Greater Bridgeport Symphony celebrates holidays with violin prodigy

To celebrate the holiday season — and the winter solstice — the Greater Bridgeport Symphony (GBS) presents its annual holiday concert at the Klein Memorial Auditorium on Dec. 21 under the direction of conductor Eric Jacobsen.

The night will feature Stratford teen violin prodigy Cameron Chase, the Fairfield County Children’s Choir and Connecticut Chamber Choir.

The selections for the night include Bach’s “Christmas Oratorio,” Vivaldi’s “Winter and Summer” from The Four Seasons, and “The Seven Joys of Christmas” by contemporary American composer Kirke Mechem.

Keith Loria: The concert has a great selection of classical favorites. What do you consider the highlights of the program?

Eric Jacobsen: First of all, getting to hear the Bach Christmas cantata, one of the greatest pieces ever written, which is so gorgeous with a chorus, orchestra and soloist — it’s so special. Second, Cameron Chase, a wonderful young violinist, total virtuoso, will be playing two of Vivaldi’s Four Seasons. These are some of the best works that get played and this is a great time to hear them.

KL: Cameron Chase is such a prodigy at just 18 years old and was the winner of the Young Instrumentalists’ Competition 2019. Tell me about what makes him so special.

EJ: He’s a total virtuoso and such a great communicator. It’s hard at this age to get what it means to communicate with an audience, but it was very clear that he understands what that means and how to reach out and talk to an audience. I think these pieces are going to be perfect for him. They are better cinematic, and I think this will be clearly a win for him and the orchestra is so excited to play this with him.

KL: Why is it important for young people to be included and perform with the GBS for a program like this?

EJ: From the point of view of the soloist, you can practice and rehearse so much, but when you get on stage for a concert, and start playing for humans with an orchestra, it’s just different. It’s the real thing and feels different, and the only way to get better is to perform, and learning what it is and how to build on that.

KL: What does the audience appreciate about it?

EJ: Seeing someone who is just beginning their career and being an advocate for the arts is so beautiful. It’s like the act of seeing a great, young emerging athlete. Most likely, you get to hear these people performing these pieces for their first time, and they will probably go on to play it many more times.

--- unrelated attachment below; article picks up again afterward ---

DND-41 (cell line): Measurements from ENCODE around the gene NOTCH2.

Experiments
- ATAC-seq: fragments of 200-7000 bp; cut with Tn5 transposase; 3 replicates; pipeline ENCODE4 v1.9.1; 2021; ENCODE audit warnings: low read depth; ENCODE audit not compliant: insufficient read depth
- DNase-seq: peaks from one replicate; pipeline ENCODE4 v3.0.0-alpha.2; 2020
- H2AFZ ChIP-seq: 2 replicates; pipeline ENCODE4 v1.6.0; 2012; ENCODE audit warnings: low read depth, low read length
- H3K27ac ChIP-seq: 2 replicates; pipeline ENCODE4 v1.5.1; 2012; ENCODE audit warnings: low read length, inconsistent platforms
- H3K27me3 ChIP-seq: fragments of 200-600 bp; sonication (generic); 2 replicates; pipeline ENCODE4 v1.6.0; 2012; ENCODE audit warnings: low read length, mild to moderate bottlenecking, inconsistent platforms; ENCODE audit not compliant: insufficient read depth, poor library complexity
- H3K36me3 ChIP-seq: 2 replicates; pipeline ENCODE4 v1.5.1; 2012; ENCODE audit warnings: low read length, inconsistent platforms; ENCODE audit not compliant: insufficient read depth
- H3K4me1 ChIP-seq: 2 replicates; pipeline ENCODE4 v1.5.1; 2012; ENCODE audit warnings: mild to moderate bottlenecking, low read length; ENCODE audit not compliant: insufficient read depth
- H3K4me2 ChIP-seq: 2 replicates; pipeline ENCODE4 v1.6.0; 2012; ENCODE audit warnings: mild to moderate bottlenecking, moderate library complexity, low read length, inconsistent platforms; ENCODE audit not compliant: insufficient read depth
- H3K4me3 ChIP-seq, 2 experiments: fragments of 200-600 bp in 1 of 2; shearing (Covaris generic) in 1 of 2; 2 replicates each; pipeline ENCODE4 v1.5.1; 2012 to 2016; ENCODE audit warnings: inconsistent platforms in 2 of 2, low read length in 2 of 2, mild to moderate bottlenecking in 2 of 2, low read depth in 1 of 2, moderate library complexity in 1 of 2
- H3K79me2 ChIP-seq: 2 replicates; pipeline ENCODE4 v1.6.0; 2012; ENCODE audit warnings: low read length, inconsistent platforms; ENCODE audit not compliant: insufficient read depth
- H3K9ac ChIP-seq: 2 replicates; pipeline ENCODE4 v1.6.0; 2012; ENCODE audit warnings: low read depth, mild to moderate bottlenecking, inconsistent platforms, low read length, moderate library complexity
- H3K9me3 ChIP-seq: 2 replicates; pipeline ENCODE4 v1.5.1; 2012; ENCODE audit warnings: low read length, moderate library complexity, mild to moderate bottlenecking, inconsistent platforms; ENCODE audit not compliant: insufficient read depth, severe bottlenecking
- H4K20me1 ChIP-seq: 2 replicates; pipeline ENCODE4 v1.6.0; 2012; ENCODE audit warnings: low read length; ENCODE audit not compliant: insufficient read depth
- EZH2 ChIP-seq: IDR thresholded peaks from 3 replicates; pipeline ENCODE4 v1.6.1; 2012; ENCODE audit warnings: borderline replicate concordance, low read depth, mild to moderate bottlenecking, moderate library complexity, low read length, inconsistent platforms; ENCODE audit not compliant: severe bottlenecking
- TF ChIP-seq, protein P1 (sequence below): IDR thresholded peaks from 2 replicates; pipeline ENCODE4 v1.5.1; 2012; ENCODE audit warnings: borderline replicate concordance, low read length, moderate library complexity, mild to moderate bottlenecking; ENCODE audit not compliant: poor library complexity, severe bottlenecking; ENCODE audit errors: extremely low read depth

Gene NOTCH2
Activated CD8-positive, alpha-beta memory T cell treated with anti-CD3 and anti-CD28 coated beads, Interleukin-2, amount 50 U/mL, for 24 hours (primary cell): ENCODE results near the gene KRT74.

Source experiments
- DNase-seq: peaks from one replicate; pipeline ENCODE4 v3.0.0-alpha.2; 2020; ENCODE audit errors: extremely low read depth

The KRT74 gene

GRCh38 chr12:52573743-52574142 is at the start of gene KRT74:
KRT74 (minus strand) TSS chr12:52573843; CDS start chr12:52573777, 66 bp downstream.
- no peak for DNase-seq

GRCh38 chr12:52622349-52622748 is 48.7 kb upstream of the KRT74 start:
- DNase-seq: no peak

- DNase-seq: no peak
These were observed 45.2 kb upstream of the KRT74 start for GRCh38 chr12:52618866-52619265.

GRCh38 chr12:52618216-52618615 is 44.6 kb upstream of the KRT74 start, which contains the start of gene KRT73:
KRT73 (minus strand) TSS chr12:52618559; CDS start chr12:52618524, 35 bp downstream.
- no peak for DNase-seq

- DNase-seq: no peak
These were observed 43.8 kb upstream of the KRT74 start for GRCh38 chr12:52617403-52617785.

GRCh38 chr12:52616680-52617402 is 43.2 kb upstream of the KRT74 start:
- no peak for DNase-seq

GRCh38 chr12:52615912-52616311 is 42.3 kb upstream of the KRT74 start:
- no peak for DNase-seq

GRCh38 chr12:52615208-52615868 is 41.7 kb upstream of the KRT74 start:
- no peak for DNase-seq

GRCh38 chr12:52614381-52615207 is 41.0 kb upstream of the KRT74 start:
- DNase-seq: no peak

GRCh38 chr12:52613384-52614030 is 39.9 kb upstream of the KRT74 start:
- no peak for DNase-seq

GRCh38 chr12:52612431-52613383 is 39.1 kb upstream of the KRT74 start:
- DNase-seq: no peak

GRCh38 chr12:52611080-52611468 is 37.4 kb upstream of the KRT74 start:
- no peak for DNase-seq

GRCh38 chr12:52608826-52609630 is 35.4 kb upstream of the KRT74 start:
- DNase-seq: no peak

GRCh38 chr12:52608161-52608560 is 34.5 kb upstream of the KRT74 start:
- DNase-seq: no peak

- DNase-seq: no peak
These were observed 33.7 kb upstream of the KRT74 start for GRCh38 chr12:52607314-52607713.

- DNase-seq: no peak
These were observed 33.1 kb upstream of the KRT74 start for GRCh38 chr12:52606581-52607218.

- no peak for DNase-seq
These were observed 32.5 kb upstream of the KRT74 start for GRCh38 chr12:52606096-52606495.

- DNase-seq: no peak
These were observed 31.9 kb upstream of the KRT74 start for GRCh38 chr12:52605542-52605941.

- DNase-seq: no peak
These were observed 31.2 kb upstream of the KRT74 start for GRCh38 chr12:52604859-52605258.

KL: The symphony will be joined on stage by both the Fairfield County Children’s Choir and Connecticut Chamber Choir. What will they be doing on the night?

EJ: They will be singing the “Christmas Oratorio,” present a harmonious new composition, “Midwintersong,” by Liam Robinson, and singing other holiday classics.

KL: For those not familiar with the Fairfield County Children’s Choir, tell us a bit about who they are.

EJ: They are a group of very young, but very accomplished singers and they take it so seriously. They have great soloists. Their dedication to rehearsing and the practice of being on stage together and figuring out what that means is incredible. John Noyes, who is their leader, is an incredible director, teacher and musicians. We work with them almost every year at different concerts and they are very active around the area.

KL: I know the concert usually ends by asking the audience to get involved. What can we expect this year?

EJ: We will do a couple of holiday tunes that the audience can sing along with. “Silent Night” is my favorite song of the season and I can’t get enough of it, so I always do that and I love that the audience sings along to it. I like to end every one of our Christmas concerts with that piece.

KL: How would you characterize what the spirit in the air is like for a holiday show?

EJ: The general feeling in the audience is one of celebration. People who come to this concert support the idea that the holidays are about family and friends, but also about music and community. You feel that. The people are here because they really want to be here and you feel that on stage. People are excited and it’s an electric time of the year.

For more information about the show visit